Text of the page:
DAVIE, Fla. -- Miami Dolphins rookie Jamil Douglas is a fourth-round pick with a first-round mentality. In Douglas' mind, he is the long-term solution to the major question mark the Dolphins currently have at guard.
Miami has not one but two openings at guard. Douglas is one of four players competing for two jobs on the Dolphins' offensive line.
Douglas has the best chance to start of any rookie in Miami's draft class. The fourth-round pick is healthy and sharing reps with the first team at both left and right guard.
"It's definitely a big goal," Douglas said. "But at the same time, that goal has to come when the coaches feel that it's time for me to do that. I want them to feel comfortable putting me in the game and trusting me to be able to play throughout the game. So it's just something that I have to keep working and getting better at each and every day."
The Dolphins definitely need someone to step up. Ryan Tannehill is the most sacked quarterback (139) since 2012, and early indications in training camp suggest pass protection could be an issue.
Douglas, Dallas Thomas, Billy Turner and Jeff Linkenbach all had their struggles against Miami's defensive line. There has been plenty of speculation that Miami could search for outside help, particularly Pro Bowl free-agent guard Evan Mathis.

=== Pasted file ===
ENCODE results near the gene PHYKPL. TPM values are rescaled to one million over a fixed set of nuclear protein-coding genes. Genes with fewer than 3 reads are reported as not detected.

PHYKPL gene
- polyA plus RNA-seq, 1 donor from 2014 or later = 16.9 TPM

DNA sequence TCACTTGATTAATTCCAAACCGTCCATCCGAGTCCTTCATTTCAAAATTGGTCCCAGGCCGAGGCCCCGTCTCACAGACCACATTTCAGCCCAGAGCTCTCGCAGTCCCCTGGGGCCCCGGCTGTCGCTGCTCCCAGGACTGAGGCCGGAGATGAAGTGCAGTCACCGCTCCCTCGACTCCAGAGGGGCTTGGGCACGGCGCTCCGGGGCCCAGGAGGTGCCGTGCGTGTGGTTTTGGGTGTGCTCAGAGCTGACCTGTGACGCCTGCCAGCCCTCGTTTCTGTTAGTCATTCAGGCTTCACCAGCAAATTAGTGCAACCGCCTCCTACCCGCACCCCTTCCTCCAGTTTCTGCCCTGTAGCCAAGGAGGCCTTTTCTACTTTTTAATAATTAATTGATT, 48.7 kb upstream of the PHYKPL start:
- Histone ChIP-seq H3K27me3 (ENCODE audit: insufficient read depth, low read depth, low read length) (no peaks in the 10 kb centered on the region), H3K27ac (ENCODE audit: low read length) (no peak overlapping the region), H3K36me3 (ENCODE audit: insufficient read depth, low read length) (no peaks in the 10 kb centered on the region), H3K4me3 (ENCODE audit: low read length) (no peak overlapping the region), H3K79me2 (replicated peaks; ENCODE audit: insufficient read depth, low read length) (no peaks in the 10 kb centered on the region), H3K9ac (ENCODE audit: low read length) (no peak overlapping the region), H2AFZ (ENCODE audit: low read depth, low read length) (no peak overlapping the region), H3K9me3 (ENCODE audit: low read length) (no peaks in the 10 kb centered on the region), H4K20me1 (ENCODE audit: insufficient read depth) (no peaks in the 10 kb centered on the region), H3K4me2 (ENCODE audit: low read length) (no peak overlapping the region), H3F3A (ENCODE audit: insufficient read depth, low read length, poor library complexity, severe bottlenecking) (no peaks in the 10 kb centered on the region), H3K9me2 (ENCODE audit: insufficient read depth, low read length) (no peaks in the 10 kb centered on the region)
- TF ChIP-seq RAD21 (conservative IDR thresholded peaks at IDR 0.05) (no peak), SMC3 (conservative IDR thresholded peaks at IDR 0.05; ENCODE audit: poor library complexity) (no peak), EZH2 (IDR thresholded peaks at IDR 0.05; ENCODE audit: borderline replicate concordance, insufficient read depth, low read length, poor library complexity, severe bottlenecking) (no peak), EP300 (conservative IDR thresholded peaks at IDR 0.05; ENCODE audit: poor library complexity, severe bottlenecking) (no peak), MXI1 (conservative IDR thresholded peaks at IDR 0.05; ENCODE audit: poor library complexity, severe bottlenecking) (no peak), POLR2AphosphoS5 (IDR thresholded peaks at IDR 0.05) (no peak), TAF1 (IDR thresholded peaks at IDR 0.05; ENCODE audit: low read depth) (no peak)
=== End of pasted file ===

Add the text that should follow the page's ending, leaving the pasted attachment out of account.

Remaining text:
But Douglas believes the guards in-house are good enough for the Dolphins this season.
"Definitely, I wouldn't count myself out," Douglas said. "So I definitely want to prove to them that we're here to get the job done. But that's out of my control."
Douglas has plenty of potential. But can the rookie grow fast enough this summer to become a Week 1 starter?
Douglas has shown promise but admits he can do better, especially with pass protection.
"Definitely keeping the depth in the pocket," Douglas said. "I feel like I've been giving up too much depth going against guys like Earl [Mitchell]. I gotta sink on the bull rush. That and tightening up footwork, making sure I don't get too far out of my base to keep me in a powerful position."